Wal-Mart to expand RFID use to improve inventory management

PUBLISHED : Tuesday, 21 October, 2008, 12:00am
UPDATED : Tuesday, 21 October, 2008, 12:00am

Wal-Mart Stores, the world's largest retailer, said it would expand the application of electronic product code (EPC) technology in its warehouses and stores to improve inventory management and boost sales.

EPC is a family of coding schemes created to replace the bar code, which has been widely used in enterprise supply chain management since 1974.

EPC was created as a low-cost method of tracking goods using radio-frequency identification (RFID) technology, which can transmit product data over a distance of 5 to 8 metres.

'By the end of this month, every Sam's Club in the US will be enabled for the EPC system,' said Simon Langford, director of EPC strategies at Wal-Mart Stores. 'And we will implement the system in over 3,000 Wal-Mart stores in the US.'

Sam's Club, founded by Wal-Mart Stores, is a chain of membership-only retail warehouse clubs in the United States. It operates 594 clubs in the US, three on the mainland and 121 in the rest of the Americas.

When a case of products tagged with RFID labels arrives in a warehouse, it is detected by readers on the door. A staff member can then use a handheld RFID reader to trace the case and process the product.

If every product is tagged with individual RFID labels, inventory levels can be recorded automatically and out-of-stocks situations reduced. Previously, the only way to monitor inventory levels was to manually count all items regularly.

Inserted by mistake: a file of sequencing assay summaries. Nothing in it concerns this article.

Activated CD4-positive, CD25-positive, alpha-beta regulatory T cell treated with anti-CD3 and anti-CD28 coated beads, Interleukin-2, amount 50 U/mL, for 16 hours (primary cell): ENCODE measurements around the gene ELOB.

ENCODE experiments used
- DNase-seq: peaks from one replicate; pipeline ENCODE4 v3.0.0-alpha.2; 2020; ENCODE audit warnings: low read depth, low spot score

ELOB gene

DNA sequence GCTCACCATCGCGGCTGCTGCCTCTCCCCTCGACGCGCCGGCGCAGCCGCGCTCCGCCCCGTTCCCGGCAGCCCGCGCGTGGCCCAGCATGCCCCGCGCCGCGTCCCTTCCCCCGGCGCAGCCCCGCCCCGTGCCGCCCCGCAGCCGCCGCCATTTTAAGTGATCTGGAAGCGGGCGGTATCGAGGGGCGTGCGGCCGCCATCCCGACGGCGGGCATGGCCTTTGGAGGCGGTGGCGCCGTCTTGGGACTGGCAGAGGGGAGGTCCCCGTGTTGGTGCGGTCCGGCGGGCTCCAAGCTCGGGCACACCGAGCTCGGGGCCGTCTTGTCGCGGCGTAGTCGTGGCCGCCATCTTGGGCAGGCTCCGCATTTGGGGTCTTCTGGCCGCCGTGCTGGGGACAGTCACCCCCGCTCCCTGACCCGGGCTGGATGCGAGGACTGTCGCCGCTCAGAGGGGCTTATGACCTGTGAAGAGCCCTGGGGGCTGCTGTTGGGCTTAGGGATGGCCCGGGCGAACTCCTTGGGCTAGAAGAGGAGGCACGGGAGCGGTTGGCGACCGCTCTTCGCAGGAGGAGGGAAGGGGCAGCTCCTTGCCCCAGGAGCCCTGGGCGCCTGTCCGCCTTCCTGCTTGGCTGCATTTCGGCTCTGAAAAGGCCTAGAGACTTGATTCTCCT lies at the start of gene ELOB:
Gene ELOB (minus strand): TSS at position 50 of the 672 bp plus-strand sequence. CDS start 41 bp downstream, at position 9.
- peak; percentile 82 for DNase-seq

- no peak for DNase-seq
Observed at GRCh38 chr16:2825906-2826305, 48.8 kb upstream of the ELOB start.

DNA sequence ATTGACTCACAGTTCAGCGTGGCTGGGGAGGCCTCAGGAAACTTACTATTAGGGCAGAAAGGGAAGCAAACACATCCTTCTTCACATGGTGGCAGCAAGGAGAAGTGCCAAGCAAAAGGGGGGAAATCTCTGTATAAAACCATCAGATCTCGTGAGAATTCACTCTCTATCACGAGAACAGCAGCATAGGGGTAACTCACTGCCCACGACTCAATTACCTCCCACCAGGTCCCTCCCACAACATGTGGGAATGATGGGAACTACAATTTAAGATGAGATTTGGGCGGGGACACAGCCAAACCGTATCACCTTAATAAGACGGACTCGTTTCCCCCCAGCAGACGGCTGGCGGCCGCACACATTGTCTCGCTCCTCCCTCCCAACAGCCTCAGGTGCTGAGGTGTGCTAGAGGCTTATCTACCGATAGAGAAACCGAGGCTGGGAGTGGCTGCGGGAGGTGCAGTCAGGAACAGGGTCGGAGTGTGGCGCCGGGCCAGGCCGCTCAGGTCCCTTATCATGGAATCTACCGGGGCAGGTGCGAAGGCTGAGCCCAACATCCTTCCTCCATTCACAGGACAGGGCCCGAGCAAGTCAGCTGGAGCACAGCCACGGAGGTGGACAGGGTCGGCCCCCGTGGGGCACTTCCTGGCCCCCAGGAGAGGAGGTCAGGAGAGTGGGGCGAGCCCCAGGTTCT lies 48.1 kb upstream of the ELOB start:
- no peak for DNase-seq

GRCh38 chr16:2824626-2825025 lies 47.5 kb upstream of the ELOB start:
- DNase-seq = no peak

'With two million employees in Wal-Mart worldwide, sometimes mistakes happen when counting stock,' said Mr Langford. 'An EPC system can increase data accuracy by 27 per cent to drive better in-stock control.

'In the past, one or two out of every 12 stock items actually got filled on the shelf to meet peak demand on a particular day. Staff members had to spend a lot of time searching for products in the back room. EPC systems can save time and help serve customers better.'

Wal-Mart expects the system to be widely adopted by its suppliers and competitors in the coming decade. Early this year, it partnered GS1 Hong Kong, an industry organisation, to encourage global standards of supply chain management and to promote EPC adoption in Foshan, Guangdong.

EPC is aimed at enhancing the efficiency of import and export activity in the Pearl River Delta.